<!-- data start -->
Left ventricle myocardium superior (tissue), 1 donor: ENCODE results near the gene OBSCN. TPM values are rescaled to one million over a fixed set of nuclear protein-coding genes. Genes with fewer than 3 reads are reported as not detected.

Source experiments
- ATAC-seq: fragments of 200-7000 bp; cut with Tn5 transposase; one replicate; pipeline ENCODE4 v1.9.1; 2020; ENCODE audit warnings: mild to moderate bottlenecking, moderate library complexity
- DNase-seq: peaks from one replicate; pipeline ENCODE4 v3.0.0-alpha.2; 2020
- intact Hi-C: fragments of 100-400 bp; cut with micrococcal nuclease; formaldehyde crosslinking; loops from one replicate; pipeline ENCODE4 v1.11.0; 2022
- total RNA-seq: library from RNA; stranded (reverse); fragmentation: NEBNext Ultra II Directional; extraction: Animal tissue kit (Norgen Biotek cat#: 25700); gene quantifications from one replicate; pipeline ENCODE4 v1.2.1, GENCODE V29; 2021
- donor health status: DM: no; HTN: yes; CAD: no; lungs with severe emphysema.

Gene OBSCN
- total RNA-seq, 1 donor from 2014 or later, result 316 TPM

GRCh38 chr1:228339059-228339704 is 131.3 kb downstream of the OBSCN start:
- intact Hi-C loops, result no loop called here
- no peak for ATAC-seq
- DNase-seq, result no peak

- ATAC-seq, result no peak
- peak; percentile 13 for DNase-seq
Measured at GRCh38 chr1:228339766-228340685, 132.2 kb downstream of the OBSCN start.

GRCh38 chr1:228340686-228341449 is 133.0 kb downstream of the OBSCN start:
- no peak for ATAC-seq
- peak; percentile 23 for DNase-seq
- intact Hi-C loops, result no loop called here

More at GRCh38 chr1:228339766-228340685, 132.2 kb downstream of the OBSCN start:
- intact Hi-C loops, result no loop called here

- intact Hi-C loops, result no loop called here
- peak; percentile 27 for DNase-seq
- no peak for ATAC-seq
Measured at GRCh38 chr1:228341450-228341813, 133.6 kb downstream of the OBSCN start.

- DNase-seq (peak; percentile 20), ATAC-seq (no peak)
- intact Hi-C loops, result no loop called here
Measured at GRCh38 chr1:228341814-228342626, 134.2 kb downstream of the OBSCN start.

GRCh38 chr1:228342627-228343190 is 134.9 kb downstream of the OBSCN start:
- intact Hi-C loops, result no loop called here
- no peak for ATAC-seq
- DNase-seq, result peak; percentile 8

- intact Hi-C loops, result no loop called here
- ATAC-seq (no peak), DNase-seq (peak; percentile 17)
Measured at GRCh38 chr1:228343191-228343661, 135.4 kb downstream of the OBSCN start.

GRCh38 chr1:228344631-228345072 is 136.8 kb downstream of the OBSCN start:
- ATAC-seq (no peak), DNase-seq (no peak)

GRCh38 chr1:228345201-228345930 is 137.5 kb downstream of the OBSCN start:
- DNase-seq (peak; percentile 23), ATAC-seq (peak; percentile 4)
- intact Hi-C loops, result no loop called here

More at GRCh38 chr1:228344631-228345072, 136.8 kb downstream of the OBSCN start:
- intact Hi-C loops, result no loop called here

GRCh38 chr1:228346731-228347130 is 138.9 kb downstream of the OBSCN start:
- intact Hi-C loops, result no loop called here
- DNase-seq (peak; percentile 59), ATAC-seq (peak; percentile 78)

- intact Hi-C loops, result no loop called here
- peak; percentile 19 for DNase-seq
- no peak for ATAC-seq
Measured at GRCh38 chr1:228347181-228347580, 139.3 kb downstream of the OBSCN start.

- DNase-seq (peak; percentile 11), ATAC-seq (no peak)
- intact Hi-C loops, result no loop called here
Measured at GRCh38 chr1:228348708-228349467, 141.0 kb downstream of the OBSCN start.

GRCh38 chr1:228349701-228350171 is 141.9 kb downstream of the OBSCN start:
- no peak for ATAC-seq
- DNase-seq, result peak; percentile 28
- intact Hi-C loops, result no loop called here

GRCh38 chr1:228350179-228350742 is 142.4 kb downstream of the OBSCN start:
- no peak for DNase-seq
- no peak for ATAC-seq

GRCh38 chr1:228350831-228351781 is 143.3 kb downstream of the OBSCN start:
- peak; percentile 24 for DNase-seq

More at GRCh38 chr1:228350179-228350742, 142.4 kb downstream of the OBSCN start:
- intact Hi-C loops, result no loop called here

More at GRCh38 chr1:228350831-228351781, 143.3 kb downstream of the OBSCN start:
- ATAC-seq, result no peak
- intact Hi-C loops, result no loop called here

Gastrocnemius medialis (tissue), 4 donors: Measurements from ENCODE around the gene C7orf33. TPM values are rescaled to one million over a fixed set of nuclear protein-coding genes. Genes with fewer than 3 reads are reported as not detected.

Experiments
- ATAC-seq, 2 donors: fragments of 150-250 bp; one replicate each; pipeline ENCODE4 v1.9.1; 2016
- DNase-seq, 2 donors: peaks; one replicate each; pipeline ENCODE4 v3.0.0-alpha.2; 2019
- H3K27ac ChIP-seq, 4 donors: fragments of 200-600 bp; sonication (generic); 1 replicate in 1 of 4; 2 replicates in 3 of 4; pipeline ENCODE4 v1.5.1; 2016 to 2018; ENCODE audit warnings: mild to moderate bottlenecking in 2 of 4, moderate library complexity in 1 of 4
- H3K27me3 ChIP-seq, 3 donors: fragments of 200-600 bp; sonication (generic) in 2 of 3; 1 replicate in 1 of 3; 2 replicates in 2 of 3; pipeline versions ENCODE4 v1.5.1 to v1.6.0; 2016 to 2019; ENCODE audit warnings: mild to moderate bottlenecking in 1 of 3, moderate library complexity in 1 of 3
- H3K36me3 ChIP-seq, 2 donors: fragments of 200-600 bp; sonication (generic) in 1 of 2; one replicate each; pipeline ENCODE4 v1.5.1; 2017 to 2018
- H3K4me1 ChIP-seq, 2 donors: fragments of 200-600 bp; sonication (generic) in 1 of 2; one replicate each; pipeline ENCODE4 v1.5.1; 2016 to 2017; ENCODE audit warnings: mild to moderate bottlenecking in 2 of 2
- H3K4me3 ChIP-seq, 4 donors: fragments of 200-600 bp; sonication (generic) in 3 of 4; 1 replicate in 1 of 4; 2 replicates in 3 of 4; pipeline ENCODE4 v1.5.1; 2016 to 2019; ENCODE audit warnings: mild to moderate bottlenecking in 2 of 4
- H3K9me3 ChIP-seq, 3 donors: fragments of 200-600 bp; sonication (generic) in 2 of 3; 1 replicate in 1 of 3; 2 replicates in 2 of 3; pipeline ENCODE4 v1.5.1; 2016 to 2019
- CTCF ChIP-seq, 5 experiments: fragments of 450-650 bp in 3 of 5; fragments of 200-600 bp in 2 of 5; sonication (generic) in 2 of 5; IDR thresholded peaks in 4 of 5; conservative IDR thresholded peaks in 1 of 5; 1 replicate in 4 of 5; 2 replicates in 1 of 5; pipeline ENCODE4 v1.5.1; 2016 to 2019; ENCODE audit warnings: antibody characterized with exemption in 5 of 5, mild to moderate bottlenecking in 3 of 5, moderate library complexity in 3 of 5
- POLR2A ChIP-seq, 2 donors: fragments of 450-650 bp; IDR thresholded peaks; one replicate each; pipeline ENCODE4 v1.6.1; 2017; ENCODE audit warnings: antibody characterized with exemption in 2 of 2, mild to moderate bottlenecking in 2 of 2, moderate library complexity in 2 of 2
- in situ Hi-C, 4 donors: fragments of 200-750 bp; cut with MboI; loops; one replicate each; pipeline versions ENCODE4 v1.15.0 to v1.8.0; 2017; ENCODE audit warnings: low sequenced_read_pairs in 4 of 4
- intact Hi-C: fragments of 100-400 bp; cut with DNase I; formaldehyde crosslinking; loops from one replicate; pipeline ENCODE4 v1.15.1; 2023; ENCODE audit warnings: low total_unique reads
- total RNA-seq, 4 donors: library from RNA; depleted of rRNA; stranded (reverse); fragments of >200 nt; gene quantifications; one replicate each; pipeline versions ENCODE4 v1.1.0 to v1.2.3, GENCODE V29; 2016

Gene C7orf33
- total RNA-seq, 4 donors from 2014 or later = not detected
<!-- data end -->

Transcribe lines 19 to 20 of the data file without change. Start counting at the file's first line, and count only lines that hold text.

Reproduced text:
- peak; percentile 23 for DNase-seq
- intact Hi-C loops, result no loop called here